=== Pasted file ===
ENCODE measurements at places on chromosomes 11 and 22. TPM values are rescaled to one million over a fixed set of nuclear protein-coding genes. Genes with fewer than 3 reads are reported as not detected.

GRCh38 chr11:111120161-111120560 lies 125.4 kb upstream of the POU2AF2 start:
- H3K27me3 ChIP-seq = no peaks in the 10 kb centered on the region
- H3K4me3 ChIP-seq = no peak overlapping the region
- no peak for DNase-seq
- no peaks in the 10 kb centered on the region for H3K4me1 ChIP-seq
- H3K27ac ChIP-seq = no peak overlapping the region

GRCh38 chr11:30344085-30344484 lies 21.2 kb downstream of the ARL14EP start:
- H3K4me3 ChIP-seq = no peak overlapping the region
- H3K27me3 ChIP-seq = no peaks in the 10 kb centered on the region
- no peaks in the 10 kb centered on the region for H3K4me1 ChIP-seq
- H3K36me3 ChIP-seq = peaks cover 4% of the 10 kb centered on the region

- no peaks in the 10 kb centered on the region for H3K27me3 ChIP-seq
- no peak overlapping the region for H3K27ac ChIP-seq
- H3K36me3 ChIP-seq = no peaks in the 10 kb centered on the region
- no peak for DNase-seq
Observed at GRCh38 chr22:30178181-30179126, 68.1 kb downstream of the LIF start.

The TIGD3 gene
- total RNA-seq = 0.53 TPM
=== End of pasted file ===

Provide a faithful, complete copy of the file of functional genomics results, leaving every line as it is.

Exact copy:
ENCODE measurements at places on chromosomes 11 and 22. TPM values are rescaled to one million over a fixed set of nuclear protein-coding genes. Genes with fewer than 3 reads are reported as not detected.

GRCh38 chr11:111120161-111120560 lies 125.4 kb upstream of the POU2AF2 start:
- H3K27me3 ChIP-seq = no peaks in the 10 kb centered on the region
- H3K4me3 ChIP-seq = no peak overlapping the region
- no peak for DNase-seq
- no peaks in the 10 kb centered on the region for H3K4me1 ChIP-seq
- H3K27ac ChIP-seq = no peak overlapping the region

GRCh38 chr11:30344085-30344484 lies 21.2 kb downstream of the ARL14EP start:
- H3K4me3 ChIP-seq = no peak overlapping the region
- H3K27me3 ChIP-seq = no peaks in the 10 kb centered on the region
- no peaks in the 10 kb centered on the region for H3K4me1 ChIP-seq
- H3K36me3 ChIP-seq = peaks cover 4% of the 10 kb centered on the region

- no peaks in the 10 kb centered on the region for H3K27me3 ChIP-seq
- no peak overlapping the region for H3K27ac ChIP-seq
- H3K36me3 ChIP-seq = no peaks in the 10 kb centered on the region
- no peak for DNase-seq
Observed at GRCh38 chr22:30178181-30179126, 68.1 kb downstream of the LIF start.

The TIGD3 gene
- total RNA-seq = 0.53 TPM